Thanks for your question.
You've got to go back to your original Lease and check the clause relating to forfeiture. Every Lease has one, if yours does not you would certainly have a claim against the solicitor who acted on your behalf during the execution of the Lease.
A forfeiture clause empowers the Landlord to forfeit the Lease (ie. to terminate it) so that the Tenant no longer has a right to occupy the premises. You can then sue the tenant for the outstanding rent under the Lease and would obviously be free to market the property for a new tenant.
Note that if the forfeiture clause does not contain the words 'whether formally demanded or not' then you will have to make a formal demand for rent before exercising your right to forfeit.
In the first instance you should write to the tenant a formal letter setting out the rent arrears. Entitle the letter "Formal Demand for Rent" and ask for payment within a specified time (7 or 14 days) and state that if the rent arrears are not discharged then you shall execute your right to forfeiture of the Lease for non-payment of rent citing the clause and the dated Lease. Explain that his right to occupying would cease and determine upon forfeiture and you would immediately sue him for the rent.
If you effect forfeiture I would strongly advise you to only effect peaceable re-entry outside of the tenant's business hours. The most practical way to do this is to turn up outside of these hours, check no-one is occupying and change the locks.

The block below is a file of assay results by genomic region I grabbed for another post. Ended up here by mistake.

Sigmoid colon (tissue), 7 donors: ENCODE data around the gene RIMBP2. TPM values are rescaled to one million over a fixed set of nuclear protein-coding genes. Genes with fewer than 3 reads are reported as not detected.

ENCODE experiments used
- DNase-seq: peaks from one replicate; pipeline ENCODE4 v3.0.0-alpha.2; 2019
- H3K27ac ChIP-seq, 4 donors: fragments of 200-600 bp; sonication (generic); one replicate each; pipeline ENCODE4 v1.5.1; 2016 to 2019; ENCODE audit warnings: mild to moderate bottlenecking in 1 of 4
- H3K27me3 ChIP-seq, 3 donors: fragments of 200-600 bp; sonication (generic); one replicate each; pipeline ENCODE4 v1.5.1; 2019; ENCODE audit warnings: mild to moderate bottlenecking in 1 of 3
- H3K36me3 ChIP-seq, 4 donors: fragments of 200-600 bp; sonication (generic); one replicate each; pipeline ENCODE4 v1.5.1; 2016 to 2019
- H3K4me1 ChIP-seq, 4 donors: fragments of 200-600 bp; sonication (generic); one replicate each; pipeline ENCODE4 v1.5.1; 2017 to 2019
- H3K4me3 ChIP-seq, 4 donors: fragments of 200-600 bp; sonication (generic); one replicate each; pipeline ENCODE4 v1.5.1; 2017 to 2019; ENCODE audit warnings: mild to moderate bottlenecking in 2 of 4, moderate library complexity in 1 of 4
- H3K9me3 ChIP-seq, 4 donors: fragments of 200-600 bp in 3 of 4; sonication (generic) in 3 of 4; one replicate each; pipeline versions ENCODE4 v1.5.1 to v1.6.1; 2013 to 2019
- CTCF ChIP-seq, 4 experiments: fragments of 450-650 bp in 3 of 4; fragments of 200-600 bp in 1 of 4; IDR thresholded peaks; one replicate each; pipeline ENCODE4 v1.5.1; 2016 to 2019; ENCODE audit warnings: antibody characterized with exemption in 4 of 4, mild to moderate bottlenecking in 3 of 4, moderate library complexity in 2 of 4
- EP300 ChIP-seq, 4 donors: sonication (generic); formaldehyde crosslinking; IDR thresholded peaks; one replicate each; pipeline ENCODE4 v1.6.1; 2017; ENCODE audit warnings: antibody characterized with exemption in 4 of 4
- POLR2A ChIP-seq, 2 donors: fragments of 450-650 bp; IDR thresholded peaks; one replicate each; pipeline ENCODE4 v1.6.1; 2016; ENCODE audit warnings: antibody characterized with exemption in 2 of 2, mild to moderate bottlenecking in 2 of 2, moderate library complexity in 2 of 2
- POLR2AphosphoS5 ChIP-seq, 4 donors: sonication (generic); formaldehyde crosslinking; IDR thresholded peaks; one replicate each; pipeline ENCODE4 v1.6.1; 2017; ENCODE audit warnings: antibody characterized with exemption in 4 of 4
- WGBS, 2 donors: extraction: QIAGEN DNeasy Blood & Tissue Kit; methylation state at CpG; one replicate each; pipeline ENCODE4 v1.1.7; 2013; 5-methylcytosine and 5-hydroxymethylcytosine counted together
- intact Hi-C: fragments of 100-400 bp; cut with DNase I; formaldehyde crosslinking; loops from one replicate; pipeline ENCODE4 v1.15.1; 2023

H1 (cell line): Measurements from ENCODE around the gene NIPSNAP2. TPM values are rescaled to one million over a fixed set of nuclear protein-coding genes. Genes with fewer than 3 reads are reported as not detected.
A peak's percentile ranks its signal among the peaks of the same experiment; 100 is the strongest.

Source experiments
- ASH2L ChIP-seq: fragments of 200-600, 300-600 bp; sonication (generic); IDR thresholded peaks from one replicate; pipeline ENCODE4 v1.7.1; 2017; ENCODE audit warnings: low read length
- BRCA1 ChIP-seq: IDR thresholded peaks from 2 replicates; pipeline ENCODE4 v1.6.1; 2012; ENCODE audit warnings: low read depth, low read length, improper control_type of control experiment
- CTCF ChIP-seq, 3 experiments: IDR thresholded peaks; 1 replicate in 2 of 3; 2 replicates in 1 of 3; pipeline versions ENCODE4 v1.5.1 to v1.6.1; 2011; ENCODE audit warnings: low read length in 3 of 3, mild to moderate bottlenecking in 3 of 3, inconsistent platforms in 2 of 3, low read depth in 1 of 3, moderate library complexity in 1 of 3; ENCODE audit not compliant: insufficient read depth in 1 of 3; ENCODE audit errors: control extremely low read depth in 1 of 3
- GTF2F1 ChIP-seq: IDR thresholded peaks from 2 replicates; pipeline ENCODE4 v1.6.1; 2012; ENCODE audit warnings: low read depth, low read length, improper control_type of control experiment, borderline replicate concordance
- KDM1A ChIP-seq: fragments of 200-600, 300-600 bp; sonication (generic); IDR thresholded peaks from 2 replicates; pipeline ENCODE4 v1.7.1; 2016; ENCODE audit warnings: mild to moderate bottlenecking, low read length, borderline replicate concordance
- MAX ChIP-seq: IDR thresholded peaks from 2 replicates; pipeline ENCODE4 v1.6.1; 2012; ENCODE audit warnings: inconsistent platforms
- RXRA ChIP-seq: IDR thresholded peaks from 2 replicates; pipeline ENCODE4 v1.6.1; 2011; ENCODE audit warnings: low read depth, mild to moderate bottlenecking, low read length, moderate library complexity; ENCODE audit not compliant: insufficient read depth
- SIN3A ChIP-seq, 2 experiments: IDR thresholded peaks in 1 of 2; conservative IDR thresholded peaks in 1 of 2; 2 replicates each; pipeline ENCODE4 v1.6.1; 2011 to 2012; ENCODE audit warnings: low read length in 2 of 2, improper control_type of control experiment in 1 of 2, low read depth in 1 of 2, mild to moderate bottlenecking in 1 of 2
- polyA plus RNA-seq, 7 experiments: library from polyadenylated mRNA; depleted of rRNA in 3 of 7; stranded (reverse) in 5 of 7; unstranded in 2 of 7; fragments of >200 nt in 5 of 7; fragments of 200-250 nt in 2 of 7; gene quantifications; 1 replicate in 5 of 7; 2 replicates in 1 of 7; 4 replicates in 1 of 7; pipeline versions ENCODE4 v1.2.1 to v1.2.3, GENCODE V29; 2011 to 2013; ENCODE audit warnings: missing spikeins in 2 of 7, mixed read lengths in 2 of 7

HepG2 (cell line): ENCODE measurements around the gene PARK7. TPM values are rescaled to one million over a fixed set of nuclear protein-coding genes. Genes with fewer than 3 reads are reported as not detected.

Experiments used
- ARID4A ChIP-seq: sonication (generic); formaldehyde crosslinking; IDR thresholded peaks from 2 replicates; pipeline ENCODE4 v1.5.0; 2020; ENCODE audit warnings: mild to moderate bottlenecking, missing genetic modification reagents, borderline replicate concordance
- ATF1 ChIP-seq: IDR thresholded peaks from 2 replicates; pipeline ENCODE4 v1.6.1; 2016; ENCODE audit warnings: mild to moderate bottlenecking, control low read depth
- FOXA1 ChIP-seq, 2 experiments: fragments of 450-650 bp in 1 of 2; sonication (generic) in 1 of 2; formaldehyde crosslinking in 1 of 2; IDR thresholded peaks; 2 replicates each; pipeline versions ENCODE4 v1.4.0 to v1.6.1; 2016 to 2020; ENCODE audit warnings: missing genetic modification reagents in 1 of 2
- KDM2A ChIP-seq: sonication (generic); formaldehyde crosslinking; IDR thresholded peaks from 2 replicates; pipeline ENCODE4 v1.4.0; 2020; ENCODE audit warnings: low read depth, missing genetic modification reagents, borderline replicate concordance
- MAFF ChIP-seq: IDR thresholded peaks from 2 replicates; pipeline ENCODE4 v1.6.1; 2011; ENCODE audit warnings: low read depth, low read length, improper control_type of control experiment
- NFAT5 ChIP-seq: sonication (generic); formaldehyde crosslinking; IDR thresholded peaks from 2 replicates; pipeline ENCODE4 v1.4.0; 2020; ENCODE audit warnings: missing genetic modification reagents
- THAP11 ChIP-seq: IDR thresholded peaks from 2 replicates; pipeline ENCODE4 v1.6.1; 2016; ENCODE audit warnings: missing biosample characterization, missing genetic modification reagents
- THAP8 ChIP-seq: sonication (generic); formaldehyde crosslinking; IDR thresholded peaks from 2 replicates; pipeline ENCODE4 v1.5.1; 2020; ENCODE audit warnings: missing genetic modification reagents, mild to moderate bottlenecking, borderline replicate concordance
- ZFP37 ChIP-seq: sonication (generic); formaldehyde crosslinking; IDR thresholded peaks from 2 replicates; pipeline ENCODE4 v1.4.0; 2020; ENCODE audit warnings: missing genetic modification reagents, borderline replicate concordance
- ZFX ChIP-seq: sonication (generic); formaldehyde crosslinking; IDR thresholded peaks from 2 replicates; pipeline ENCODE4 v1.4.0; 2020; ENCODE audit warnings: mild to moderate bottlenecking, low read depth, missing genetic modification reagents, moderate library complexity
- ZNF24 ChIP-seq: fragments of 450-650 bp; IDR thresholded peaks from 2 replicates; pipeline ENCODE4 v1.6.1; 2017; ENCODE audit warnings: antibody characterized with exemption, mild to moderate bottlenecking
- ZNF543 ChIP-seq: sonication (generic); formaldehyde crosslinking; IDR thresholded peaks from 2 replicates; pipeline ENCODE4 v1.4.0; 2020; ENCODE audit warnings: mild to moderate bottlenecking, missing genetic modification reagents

You can then sue him using the www.moneyclaim.gov.uk if the amount you are claiming for is less than £5, 000.00. If the amount is more then you should speak to your local county court and ask to be referred to their application forms of issuing a claim other than a small one.
You could theoretically exercise distress upon the tenant's property by taking it in order to force him to perform his rent obligations, but these is used only very rarely and you can run in to difficulties if you seize goods that are not his. I would recommend the above remedy.
You ability to re-let the property should also be considered. If you doubt it can be easily re-let then you may wish to leave the tenant in occupation clocking up rent arrears until you think you can re-let it. You can then sue for the increased arrears and then re-let.
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You would have to effect forfeiture by either apply to Court for an order for possession or peaceably re-entering the property to take possession of it.
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If the Lease states that it is his responsibility to repair then this will not affect your ability to recover the rent at Court. It is in fact a further breach of Lease if he is responsible for it's repair so you may consider an action to recover the amount if costs to repair the roof as well as an action for the rent.
It does seem strange that he should assert the neglectful state of repair of the roof given that it is his responsibility to keep it in repair and therefore his breach of Lease, perhaps you are not dealing with the sharpest knife in the drawer.
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